• Talk to parents of the other team: They are not the enemy.
• Be a parent, not a coach: resist the urge to critique.
• Thank the officials -Find a few moments to compliment the officials for their hard work after a game (especially if your child’s team loses) you will be rewarded with the pleasure of seeing a surprised smile in return.
• Keep soccer in its proper perspective: Soccer should not be larger than life for you. If your child’s performance produces strong emotions in you, suppress them. Remember your relationship will continue with your children long after their youth soccer days are over. Keep your goals and needs separate from your child’s experience.
• Have fun: That is what the children are trying to do!
• Don’t care who wins or loses, they are having fun and that is the objective; NOT winning or losing. Most kids are more concerned over what the end of game snack will be rather than the outcome of the game. Note: Winning can become more important as the child develops; for that reason, the Waldorf Soccer Club seeks to form balanced teams to create equal opportunities to win and lose.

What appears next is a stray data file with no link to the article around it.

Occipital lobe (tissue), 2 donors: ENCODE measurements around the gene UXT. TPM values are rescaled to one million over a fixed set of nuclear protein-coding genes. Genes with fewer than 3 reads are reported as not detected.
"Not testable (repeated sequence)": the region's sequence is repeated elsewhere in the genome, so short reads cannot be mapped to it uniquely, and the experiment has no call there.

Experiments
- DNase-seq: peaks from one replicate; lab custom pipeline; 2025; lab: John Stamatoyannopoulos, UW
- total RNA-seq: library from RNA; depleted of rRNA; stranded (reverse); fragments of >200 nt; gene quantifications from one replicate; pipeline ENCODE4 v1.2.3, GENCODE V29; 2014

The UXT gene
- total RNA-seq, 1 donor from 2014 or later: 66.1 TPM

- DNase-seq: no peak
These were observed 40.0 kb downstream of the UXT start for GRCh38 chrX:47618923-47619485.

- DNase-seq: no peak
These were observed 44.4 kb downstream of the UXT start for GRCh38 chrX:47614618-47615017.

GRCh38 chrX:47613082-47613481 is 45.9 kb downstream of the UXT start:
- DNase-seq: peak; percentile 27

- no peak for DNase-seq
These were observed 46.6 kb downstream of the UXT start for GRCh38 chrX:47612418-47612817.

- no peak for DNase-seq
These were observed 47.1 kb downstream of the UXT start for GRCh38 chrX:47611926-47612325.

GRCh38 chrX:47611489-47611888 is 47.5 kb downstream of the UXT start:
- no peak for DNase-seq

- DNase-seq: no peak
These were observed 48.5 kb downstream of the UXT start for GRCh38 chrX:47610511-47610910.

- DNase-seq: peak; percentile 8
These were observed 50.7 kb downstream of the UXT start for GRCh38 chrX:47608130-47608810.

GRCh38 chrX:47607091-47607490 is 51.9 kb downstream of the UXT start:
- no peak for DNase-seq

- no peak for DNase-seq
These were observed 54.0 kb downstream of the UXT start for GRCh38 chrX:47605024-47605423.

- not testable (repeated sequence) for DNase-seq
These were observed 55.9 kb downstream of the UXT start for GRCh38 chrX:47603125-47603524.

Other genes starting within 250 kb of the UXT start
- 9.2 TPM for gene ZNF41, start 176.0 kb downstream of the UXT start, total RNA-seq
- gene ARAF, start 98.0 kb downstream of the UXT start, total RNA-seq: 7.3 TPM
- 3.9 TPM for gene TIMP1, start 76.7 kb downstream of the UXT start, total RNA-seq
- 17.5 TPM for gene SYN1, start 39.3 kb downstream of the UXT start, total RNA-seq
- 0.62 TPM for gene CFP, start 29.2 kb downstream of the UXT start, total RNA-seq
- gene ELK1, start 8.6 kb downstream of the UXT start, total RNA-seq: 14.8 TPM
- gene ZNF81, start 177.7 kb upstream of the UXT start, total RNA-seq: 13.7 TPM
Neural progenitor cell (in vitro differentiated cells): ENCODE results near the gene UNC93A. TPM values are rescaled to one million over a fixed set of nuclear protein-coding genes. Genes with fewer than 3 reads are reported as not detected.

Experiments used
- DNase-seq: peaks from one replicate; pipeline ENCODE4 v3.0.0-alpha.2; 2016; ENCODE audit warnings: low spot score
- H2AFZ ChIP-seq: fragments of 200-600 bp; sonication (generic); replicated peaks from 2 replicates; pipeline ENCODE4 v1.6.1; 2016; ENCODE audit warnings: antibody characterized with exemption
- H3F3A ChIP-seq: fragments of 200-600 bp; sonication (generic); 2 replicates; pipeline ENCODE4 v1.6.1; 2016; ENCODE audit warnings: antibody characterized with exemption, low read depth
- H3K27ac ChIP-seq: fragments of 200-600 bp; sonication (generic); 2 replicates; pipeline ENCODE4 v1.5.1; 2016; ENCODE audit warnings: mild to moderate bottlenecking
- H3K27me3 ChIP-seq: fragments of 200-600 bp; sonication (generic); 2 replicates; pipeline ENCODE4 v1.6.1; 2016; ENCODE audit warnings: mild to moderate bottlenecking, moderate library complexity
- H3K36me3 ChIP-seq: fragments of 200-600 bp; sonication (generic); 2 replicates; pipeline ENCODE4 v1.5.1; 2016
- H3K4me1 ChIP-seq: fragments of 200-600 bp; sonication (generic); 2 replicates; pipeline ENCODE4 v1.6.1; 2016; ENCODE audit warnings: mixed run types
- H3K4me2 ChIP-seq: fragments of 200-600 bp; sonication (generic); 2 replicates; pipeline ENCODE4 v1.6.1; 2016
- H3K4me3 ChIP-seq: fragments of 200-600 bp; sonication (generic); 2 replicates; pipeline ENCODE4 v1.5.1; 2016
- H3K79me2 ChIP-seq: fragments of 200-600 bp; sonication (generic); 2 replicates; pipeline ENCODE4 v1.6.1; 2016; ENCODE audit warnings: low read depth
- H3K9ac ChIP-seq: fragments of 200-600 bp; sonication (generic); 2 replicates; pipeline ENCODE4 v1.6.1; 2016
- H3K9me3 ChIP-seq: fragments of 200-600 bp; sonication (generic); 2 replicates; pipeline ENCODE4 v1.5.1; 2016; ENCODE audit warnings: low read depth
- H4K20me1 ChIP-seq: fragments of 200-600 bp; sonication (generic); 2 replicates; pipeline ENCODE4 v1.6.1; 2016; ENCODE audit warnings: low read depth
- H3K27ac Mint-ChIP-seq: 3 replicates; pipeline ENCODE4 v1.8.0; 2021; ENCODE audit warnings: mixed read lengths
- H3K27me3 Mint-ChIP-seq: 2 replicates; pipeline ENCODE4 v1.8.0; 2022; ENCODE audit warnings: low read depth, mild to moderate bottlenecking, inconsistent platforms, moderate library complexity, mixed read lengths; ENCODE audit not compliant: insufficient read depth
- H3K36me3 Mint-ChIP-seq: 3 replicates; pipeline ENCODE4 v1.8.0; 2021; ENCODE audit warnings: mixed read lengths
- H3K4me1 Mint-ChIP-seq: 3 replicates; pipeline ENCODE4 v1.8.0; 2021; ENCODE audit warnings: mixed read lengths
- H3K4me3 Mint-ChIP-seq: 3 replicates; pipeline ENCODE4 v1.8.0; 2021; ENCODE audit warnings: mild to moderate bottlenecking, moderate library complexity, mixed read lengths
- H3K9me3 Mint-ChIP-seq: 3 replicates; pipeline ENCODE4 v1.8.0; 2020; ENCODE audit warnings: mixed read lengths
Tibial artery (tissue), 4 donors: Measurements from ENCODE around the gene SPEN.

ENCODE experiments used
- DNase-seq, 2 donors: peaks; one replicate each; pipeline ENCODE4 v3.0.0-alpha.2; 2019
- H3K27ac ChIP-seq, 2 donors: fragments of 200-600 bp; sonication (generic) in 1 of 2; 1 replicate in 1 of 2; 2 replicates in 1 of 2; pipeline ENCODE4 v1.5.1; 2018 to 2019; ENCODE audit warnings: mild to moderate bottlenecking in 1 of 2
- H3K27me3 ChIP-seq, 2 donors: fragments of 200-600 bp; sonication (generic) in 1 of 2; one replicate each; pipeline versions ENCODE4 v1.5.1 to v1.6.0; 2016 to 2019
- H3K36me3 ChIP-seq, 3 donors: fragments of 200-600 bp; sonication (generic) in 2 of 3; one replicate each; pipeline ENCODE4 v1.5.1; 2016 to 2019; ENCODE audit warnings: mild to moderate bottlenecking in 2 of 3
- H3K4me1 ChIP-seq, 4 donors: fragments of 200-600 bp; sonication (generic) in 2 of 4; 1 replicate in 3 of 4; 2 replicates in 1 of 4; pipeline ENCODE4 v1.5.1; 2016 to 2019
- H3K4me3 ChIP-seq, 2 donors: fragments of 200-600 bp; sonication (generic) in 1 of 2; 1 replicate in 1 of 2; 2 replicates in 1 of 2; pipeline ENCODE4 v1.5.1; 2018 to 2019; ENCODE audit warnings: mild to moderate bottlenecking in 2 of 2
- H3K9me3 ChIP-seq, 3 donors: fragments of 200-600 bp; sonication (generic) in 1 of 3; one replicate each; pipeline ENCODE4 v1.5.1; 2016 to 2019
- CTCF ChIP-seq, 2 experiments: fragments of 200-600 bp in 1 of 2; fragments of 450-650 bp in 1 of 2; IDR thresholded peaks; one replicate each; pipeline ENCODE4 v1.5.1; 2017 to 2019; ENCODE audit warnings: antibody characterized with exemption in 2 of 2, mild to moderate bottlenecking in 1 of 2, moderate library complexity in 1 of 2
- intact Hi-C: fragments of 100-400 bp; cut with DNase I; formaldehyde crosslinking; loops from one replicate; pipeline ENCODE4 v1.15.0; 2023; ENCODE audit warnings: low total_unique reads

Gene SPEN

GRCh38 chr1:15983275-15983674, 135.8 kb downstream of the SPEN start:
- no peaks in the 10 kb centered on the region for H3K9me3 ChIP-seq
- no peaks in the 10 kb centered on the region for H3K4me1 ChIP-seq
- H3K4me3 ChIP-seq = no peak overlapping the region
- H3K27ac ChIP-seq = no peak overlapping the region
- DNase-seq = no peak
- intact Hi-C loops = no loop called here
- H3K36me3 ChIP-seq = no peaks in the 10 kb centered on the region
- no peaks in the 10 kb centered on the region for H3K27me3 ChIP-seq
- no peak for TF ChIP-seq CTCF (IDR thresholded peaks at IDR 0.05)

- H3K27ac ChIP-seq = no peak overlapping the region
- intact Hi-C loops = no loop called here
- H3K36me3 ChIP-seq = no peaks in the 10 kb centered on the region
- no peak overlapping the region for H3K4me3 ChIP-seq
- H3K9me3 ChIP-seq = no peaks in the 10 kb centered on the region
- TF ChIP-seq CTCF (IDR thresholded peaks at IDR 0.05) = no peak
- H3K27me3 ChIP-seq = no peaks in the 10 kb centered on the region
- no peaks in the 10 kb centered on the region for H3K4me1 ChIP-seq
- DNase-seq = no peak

Dealing with the Coach
• Let the coach -coach
• Ask the coaching philosophy, team rules and guidelines
• When to ask questions -Don’t ask questions during a game or in front of a small group that you wouldn’t want asked of you.
• Ask the coach how you can help, during practice and games –Get involved.
• Be supportive - Always role model positive behavior, support the program.